The concept of virtual private networks
Local area networks (LANs) are the internal networks of organizations, meaning connections between the machines that belong to a particular organization. These networks are becoming more and more frequently connected to the Internet, using interconnection equipment. Very often, companies have a need to communicate over the Internet with subsidiaries, customers, or even staff who may be geographically distant.
However, data transmitted through the Internet is much more vulnerable than when it is travelling over an organization's internal network, as the path taken is not defined in advance, which means that the data has to go through a public network infrastructure belonging to different entities. For this reason, it is not impossible that somewhere along the line, a nosy user might listen to the network or even hijack this signal. Therefore, information which is sensitive for an organization or business should not be sent under such conditions.
The first solution to fulfill this need for secure communications involves linking remote networks using dedicated lines. However, as most businesses aren't able to link two remote local area networks with a dedicated line, it is sometimes necessary to use the Internet as a transmission medium.
A good compromise involves using the Internet as a transmission medium with a tunneling protocol, which means that the data is encapsulated before being sent in an encrypted manner. The term Virtual Private Network (VPN for short) is used to refer to the network artificially created in this way.
This network is said to be virtual because it links two "physical" networks (local area networks) using an unreliable connection (the Internet), and private because only computers which belong to a local area network on one end of the VPN or the other can "see" the data.
The VPN system, then, can provide a secure connection at a lower cost, as all that is needed is the hardware on either end. On the other hand, it cannot ensure a quality of service comparable to a leased line, as the physical network is public and therefore not guaranteed.
Operation of a VPN
A virtual private network relies on a protocol called a tunneling protocol; that is, a protocol that encrypts the data which runs from one end of the VPN to the other.
The word "tunnel" is used to symbolise the fact that, between the moment the data enters the VPN and when it leaves, it is encrypted, and therefore incomprehensible to anyone not located at either end of the VPN, as if the data were travelling through a tunnel. In a two-machine VPN, the VPN client is the part which encrypts and decrypts the data on the user's end, and the VPN server (or more often remote access server) is the element that decrypts the data on the organization's end.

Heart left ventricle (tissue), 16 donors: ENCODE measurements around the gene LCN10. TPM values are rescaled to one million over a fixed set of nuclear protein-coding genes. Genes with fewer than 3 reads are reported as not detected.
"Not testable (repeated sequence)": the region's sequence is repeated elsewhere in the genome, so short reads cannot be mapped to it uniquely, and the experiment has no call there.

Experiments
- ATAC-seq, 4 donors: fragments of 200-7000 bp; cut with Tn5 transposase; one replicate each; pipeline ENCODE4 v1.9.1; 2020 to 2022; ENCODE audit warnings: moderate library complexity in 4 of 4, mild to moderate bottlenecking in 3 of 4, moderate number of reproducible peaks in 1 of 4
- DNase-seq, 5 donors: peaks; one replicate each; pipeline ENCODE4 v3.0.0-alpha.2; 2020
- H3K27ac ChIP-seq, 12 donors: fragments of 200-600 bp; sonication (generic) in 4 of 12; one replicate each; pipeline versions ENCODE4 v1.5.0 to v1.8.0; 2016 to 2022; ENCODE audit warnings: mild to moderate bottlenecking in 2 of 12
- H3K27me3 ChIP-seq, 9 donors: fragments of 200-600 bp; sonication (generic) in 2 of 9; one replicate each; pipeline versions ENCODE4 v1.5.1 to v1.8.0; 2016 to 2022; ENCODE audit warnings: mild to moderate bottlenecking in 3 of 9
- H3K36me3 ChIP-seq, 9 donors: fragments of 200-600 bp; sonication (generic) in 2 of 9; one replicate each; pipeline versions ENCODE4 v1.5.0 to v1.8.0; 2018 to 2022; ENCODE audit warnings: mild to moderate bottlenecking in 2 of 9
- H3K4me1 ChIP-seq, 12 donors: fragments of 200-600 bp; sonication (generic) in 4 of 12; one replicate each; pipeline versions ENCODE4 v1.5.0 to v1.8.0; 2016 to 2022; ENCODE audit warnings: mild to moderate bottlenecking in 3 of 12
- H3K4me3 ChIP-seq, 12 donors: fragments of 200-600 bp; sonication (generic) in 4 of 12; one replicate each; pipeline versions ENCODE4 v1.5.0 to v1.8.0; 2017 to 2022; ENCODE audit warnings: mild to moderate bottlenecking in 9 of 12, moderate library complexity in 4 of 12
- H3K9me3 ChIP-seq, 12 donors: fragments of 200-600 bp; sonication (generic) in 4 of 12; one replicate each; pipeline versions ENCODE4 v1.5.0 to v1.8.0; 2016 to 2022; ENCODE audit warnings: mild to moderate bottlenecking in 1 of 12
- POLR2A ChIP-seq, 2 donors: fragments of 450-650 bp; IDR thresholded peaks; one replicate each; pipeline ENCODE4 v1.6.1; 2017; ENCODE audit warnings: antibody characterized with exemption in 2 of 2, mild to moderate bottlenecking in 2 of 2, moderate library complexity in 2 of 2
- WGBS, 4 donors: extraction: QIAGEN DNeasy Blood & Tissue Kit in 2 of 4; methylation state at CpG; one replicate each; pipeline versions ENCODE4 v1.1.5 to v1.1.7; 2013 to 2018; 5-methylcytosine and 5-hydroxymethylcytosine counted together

That way, whenever a user needs to access the virtual private network, his/her request is transmitted unencrypted to the gateway system, which connects to the remote network using the public network's infrastructure as an intermediary, then transmits the request in an encrypted manner. The remote computer then provides the data to the VPN server on its network, which sends the reply encrypted. When the user's VPN client receives the data, it is decrypted, and finally sent to the user.
The main tunneling protocols are:
- PPTP (Point-to-Point Tunneling Protocol) is a layer 2 protocol developed by Microsoft, 3Com, Ascend, US Robotics and ECI Telematics.
- L2F (Layer Two Forwarding) is a layer 2 protocol developed by Cisco, Northern Telecom and Shiva. It is now nearly obsolete.
- L2TP (Layer Two Tunneling Protocol), the outcome of work by the IETF (RFC 2661), brings together the features of PPTP and L2F. It is a layer 2 protocol based on PPP.
- IPSec is a layer 3 protocol created by the IETF that can send encrypted data for IP networks.
The PPTP protocol
The principle of PPTP (Point To Point Tunneling Protocol) involves creating frames with the protocol PPP and encapsulating them using an IP datagram.
Thus, with this kind of connection, remote machines on two local area networks are connected with a point to point connection (including an authentication/encryption system), and the packet is sent within an IP datagram.
This way, the local area network's data (as well as the addresses of the machines found in the message's header) is encapsulated within a PPP message, which is itself encapsulated within an IP message.
The L2TP protocol
L2TP is a standard tunneling protocol (standardized in an RFC) which is very similar to PPTP. L2TP encapsulates PPP frames, which are themselves encapsulating other protocols (such as IP, IPX or NetBIOS).
The IPSec protocol
IPSec is a protocol defined by the IETF which is used to make data transfers secure on the network layer. It is actually a protocol which makes security improvements to the IP protocol in order to ensure the privacy, integrity, and authentication of data sent.
IPSec is based around three modules:
- IP Authentication Header (AH), which involves integrity, authentication and protection from replay attacks on packets.
- Encapsulating Security Payload (ESP), which defines packet encryption. ESP provides privacy, integrity, authentication and protection against replay attacks.
- Security Association (SA) which defines key exchange and security settings. SAs include all information on how to process IP packets (the AH and/or ESP protocols, tunnel or transportation mode, the security algorithms used by the protocols, the keys used, etc.) The key exchange is done either manually or with the exchange protocol IKE (most of the time), which enables both parties to hear one another.
Latest update on November 12, 2012 at 12:44 PM by Jeff.